Take Picture-Perfect Outdoor Portraits

This tutorial is courtesy of the Photoflex Lighting School.

One of the difficulties in shooting portraits outdoors is that the available light is not always ideal for photographs. In fact, it’s usually the opposite. With LitePanels, however, you can effectively modify existing light to make it more visually compelling for your portraits.

This lesson explores the use of Photoflex LitePanels in modifying natural light while shooting bridal portraits on location. As you’ll see here, LitePanels are great at providing elegant lighting, quickly and easily.

Lighting Equipment:
* LitePanel 39″x72″ kit
* MultiDisc: 42″ kit

For this lesson, we photographed two different brides, one with dark features and the other with relatively light features. Keep in mind that different skin tones and eye color can require slightly different lighting treatments (Figures 1 and 2).

LitePanel Set-Up
Photoflex LitePanels are lightweight reflectors that are easy to set-up. The series of photos below show how the panel frame unfolds and sets up (Figures 3 through 8).

Here, we see the White Translucent fabric being attached (Figure 9).

Diffusing Sunlight
With our first bride in position, we first wanted to show how to diffuse sunlight using a single LitePanel with White Translucent fabric.

In this first result shot, the bride is placed in direct, high-contrast sunlight. Notice how she is turned at an angle to the light? Once the LitePanel is in position, you’ll see how it will soften the contrast, yet maintain the three-dimensional quality (Figure 10).

Next, our assistant held the LitePanel between the sun and the bride. You can use a LiteStand to hold the LitePanel, but many wedding photographers prefer to use an assistant on a wedding shoot, since the pace is usually fast. The quicker you can move your gear around, the better (Figure 11).

In the result shot, we see a soft light quality that wraps around the bride’s face and body (Figure 12).

Reflecting Sunlight
Next, we decided to use reflective fabric – rather than translucent fabric – to bounce sunlight into that shadow areas of the brides.

For the full-length bridal portrait, the bride was placed in a shady spot where the sun illuminated the patio a few feet in front of her. If you’re going to use a reflector as the main light on your subject, it’s usually best to choose a backlit setting. This allows you to reflect sunlight or skylight back into the shadow areas of your subject. Here, we chose an uncluttered natural background for the first bride (Figure 13).

This set-up shows the assistant holding the Soft Gold LitePanel. Notice that the Panel is off to one side defining the direction of light and the panel is slightly tilted. The other advantage with having an assistant is that they can see the light hitting the subject and can adjust the angle as needed. Here, we chose the Soft Gold fabric to provide a warm glow light for the bride (Figure 14).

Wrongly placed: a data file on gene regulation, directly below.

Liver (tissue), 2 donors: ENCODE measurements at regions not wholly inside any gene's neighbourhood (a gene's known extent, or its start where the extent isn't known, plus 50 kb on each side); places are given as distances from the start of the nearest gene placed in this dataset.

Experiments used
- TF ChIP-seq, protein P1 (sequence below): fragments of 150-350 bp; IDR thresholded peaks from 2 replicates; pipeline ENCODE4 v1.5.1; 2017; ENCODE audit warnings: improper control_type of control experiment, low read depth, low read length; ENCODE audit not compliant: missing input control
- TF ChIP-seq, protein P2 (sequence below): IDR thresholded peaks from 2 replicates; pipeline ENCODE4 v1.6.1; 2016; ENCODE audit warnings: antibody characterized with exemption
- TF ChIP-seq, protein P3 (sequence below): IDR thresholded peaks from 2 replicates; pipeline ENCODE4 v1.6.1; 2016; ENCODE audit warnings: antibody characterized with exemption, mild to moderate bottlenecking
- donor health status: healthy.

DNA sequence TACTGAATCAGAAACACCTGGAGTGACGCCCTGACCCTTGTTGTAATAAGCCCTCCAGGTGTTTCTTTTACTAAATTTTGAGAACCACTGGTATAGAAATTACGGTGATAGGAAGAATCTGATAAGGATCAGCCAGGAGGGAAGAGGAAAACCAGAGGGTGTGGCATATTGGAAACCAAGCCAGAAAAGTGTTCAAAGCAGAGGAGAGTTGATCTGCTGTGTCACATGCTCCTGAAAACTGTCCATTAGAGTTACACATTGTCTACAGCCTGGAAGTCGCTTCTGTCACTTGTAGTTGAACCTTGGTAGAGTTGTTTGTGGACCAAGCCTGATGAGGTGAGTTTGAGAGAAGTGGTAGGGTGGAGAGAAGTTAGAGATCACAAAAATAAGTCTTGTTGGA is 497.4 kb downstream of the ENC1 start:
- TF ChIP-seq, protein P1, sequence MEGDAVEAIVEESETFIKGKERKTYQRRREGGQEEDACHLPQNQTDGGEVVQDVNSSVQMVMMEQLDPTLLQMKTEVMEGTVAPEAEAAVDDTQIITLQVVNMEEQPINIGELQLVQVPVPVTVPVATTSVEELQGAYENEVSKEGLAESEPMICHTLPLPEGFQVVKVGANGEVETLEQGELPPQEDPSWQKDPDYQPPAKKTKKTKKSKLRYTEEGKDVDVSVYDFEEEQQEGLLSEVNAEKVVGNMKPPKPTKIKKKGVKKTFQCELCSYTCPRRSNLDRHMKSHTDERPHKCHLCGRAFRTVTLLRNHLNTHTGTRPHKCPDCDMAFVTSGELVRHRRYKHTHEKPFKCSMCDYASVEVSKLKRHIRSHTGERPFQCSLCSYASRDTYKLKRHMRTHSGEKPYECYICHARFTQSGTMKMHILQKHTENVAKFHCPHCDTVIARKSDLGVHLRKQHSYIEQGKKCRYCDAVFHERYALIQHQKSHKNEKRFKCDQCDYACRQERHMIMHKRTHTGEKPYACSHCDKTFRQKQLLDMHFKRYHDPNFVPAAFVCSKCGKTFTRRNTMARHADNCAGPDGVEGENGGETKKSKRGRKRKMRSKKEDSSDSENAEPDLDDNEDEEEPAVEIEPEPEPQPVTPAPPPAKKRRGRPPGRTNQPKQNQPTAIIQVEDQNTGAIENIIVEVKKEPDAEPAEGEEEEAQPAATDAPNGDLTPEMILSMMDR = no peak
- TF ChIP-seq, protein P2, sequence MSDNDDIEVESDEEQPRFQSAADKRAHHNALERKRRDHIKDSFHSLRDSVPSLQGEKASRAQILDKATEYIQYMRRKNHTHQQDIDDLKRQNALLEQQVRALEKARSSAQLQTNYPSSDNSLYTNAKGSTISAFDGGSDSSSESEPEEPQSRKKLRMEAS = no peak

This second perspective shows the distance and angle of the LitePanel to the bride (Figure 15).

Next, we took some shots with the second bride. For comparison sake, we first took a shot without the LitePanel fill (only indirect sunlight captured here) and then used the LitePanel with Soft Gold fabric as a fill (Figures 16 and 17).

The light in figure 16 is relatively flat compared to the light in figure 17, which looks more directional. Another benefit is that the bride’s eyes and facial features stand out more with the LitePanel bounce fill.

The 5’n1 Reflector
When you need to travel with less equipment, you can substitute your LitePanel system with the Photoflex 42″ MultiDisc 5’n1 Kit, which features 5 collapsible reflectors.

Below, you can see the set-up and results of using the more compact MultiDisc gold reflector (Figures 18, 19, and 20).

One of the primary advantages to using both the LitePanel Kit and the 5’n1 MultiDisc Kit is that you have the ability to use different reflective fabrics. The series below shows the results with the White, Silver, and Gold fabrics (Figure 21).

Conclusion
As we’ve seen in this lesson, managing outdoor lighting situations can be easy if you have the right tools. Remember to experiment with your lighting, and above all, have fun!

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Posted on: January 27, 2011

3 Comments on Take Picture-Perfect Outdoor Portraits

  1. Great if there is no wind!

  2. These are a couple of great products which illustrate a couple of fundamental aspects of portrait photography. The problem with outdoor sunlit photos is the specular, directional nature of the light. What is basically happening here is the light is being dispersed over a large area so it comes from many directions.

    For those who cannot afford reflectors just yet, consider taking the subject out of the sun into a gazebo or under a tree. This stops the light reflecting directly onto the subject and has a very similar effect.

    For example, I took this shot in broad daylight under a shelter. It was large enough to block the direct sun, but small enough to cause the photo to expose the background and forground similarly – http://www.artgallery.tboylen.info/displayimage.php?album=1&pid=22#top_display_media

  3. Awesome techniques – simple yet effective, and oh so affordable. Gotta love diffusers and reflectors

    http://www.arenacreative.com

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